The Asset Turnover Ratio measures how efficiently management uses the company’s assets to generate sales revenue. The ratio compares the amount of net sales to its total assets. It’s a standard efficiency ratio, as it gives investors an idea of how well management runs the company.

What is the Asset Turnover Ratio

The ratio, also known as the Total Asset Turnover Ratio, can determine the company’s performance and an excellent indicator of management’s efficiency. We usually calculate it on an annual basis, but we can implement it for various periods.

The metric is a crucial part of the DuPont analysis, where we split the Return on Equity (ROE) into three components, one of which is the Asset Turnover Ratio.

Investors find the ratio particularly useful when evaluating how effectively companies use their assets to generate sales. It is common to compare businesses with a portfolio of similar investments to identify potential problems.


Asset Turnover Ratio equals Net Sales over Average Assets

Net sales represent the company’s revenue after deducting returns, discounts, and allowances for uncollectible receivables.

Average assets are the average between the opening and closing balances. If we are facing issues with data limitations, we can also use the ending balance. If we identify significant fluctuations in the balance of assets near one end of the period, we can employ a weighted average calculation.

We can break down assets into fixed assets and working capital to prepare a more detailed analysis. We can look into these classes by employing the Fixed Assets Turnover Ratio and the Working Capital Turnover Ratio.

Analyzing the Ratio

As with most ratios, we use the Asset Turnover Ratio to benchmark the business against other companies within the same industry sector. It is essential to stay within the same industry, as different ones may have completely different average ratios. Comparing metrics between particular industries is not appropriate due to their highly varying capital structures.

For example, retail businesses generally have a much lower asset base, as they have small production capacities, while machine manufacturing entities tend to have more assets. In practice, capital-intensive industry sectors generally have a slower turnover of assets.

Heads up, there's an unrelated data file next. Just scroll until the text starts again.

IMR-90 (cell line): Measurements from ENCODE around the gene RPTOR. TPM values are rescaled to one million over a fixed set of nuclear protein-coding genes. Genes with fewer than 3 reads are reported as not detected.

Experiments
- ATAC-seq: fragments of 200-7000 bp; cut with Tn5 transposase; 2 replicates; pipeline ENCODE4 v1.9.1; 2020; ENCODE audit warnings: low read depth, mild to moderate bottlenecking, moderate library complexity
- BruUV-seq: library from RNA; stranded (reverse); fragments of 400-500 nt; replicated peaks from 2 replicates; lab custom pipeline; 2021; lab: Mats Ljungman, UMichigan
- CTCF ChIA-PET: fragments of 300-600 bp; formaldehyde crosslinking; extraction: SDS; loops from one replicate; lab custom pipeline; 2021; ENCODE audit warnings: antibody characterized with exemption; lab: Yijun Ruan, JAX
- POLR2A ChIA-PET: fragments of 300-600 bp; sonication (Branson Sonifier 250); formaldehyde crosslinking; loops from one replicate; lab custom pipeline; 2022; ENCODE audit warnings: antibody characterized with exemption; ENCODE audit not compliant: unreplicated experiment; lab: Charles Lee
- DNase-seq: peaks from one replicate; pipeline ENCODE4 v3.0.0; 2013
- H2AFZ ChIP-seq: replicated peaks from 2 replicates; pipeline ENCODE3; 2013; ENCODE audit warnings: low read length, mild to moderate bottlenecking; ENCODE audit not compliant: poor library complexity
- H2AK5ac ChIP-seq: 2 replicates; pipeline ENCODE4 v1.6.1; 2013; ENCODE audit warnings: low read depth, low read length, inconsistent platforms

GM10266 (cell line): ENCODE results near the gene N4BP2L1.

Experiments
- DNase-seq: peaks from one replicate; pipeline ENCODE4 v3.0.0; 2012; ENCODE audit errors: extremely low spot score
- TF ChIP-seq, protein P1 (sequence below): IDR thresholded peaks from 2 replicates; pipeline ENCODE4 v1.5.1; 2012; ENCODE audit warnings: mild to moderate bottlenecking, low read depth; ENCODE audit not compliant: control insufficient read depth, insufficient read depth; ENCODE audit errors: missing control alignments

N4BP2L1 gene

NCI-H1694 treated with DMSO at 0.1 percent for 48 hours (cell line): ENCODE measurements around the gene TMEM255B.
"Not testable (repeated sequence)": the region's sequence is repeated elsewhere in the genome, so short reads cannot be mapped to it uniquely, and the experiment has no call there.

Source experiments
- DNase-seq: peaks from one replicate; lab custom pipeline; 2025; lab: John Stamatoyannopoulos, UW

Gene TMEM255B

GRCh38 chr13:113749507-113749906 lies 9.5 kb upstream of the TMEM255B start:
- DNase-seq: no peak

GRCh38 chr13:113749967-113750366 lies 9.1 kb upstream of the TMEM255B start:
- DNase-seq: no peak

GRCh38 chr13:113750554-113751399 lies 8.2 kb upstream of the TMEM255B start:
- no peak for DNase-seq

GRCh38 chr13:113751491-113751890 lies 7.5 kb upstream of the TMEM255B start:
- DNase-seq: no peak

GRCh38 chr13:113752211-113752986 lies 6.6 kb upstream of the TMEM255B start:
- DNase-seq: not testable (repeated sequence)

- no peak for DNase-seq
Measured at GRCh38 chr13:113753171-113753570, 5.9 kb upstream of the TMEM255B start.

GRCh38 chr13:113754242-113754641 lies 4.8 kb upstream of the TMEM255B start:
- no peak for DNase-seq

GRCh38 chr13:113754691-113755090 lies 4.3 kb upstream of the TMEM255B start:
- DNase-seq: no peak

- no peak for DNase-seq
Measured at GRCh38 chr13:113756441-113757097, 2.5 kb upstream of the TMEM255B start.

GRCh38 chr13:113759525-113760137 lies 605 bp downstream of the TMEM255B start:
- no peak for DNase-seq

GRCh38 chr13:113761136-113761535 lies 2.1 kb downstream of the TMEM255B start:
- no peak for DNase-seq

Usually, we prefer a higher ratio, which indicates the company makes fair use of its asset base. It also means the business is productive, and it generates little waste in its operations. This shows that assets still retain their value, and no replacement is necessary. Low-margin industries tend to have a higher Asset Turnover Ratio, which is indicative of their pricing strategy.

If the business is experiencing lower ratios, this may indicate internal problems.

A lower ratio can also result from one or more factors, some of which can be:

Broadly, most analysts consider a ratio of above 1.0 to be good. However, as the Asset Turnover Ratio varies a lot between industries, there’s no universal value to strive towards. It is essential to be knowledgeable about your industry to come up with the proper target to benchmark against.

Reading the ratio is quite simple. Let’s say we calculate the Asset Turnover Ratio to be 0.7. This means that every single euro of asset value has generated €0.70 of revenue in the analyzed period.

A common approach is to look at the metric over time and see how it develops.

Keep in mind that the ratio does not look into the profitability of the company; only how well it generates sales. It is a great idea to combine the Asset Turnover Ratio with others, so management can get a better picture of the performance and make more informed decisions. For example, to look into profitability, we can use the Return on Assets (ROA) ratio.